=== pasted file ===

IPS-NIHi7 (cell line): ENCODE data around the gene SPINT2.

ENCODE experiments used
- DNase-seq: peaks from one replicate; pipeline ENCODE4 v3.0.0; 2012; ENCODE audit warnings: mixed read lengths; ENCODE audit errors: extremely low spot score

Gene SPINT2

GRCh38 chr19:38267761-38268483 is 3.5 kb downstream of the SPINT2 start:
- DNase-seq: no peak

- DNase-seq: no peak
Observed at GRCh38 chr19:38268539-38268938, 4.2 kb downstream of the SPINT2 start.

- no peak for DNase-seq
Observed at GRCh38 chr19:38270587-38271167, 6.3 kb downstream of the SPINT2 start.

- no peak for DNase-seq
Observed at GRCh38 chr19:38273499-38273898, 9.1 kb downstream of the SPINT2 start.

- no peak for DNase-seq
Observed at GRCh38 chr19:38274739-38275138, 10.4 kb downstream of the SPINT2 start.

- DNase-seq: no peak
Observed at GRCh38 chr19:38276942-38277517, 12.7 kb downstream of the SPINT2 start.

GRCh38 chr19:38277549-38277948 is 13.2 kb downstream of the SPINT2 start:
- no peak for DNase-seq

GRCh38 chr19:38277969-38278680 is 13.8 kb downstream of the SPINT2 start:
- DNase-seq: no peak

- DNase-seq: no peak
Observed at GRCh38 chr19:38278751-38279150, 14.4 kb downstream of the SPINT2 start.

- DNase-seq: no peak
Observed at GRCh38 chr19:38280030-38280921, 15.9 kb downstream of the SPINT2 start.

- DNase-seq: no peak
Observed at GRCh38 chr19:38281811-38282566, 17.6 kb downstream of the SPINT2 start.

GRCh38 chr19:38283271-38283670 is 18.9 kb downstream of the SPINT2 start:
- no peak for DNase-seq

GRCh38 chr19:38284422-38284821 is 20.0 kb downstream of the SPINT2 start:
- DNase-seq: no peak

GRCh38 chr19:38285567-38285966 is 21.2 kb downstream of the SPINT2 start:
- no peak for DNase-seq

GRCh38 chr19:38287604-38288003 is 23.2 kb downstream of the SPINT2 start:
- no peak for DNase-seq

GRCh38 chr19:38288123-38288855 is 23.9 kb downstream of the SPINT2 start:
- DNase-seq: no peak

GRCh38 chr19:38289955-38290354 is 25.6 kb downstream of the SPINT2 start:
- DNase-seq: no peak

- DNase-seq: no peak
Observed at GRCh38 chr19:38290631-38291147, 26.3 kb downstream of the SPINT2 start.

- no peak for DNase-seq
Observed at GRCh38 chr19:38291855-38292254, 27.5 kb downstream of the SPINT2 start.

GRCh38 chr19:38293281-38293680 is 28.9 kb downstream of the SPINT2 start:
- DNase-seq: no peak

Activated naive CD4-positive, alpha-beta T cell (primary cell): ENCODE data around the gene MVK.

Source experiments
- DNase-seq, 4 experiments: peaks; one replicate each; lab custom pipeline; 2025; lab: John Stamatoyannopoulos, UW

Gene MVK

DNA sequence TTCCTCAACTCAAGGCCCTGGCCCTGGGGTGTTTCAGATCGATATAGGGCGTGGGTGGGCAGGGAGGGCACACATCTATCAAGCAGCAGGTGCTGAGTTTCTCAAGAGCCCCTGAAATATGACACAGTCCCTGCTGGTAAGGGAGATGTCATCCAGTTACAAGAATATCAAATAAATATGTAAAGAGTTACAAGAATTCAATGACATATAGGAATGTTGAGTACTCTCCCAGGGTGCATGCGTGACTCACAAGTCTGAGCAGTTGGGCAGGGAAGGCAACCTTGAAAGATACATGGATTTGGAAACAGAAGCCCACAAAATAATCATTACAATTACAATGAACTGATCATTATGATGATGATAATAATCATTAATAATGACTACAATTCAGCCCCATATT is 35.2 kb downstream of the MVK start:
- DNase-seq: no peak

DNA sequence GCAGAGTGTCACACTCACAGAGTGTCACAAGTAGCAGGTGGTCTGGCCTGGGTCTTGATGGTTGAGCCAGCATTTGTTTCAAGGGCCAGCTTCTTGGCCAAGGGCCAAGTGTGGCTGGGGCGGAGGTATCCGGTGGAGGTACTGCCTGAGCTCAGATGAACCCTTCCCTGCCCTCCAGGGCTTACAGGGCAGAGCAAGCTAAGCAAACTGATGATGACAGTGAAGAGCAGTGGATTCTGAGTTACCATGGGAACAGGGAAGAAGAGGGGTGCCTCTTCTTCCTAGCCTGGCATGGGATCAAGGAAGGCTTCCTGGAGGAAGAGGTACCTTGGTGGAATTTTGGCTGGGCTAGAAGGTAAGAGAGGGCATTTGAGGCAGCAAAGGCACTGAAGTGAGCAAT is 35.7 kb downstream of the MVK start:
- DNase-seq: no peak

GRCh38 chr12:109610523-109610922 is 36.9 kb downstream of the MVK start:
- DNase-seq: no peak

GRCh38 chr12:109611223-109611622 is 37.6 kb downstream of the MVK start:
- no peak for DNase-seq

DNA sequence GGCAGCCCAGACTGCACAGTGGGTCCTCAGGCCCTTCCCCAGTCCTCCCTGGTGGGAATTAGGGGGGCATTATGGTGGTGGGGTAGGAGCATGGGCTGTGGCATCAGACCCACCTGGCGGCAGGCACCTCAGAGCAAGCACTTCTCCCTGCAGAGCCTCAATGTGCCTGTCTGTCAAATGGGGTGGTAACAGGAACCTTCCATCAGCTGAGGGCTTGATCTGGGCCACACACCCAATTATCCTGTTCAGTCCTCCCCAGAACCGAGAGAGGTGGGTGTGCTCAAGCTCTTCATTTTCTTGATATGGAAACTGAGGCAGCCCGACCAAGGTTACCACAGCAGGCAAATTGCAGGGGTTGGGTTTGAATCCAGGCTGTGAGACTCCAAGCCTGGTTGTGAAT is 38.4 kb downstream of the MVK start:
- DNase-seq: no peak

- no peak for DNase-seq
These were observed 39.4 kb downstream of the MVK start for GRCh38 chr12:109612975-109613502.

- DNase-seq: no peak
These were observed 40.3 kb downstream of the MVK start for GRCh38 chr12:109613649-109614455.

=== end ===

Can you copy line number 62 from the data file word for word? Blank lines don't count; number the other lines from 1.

These were observed 40.3 kb downstream of the MVK start for GRCh38 chr12:109613649-109614455.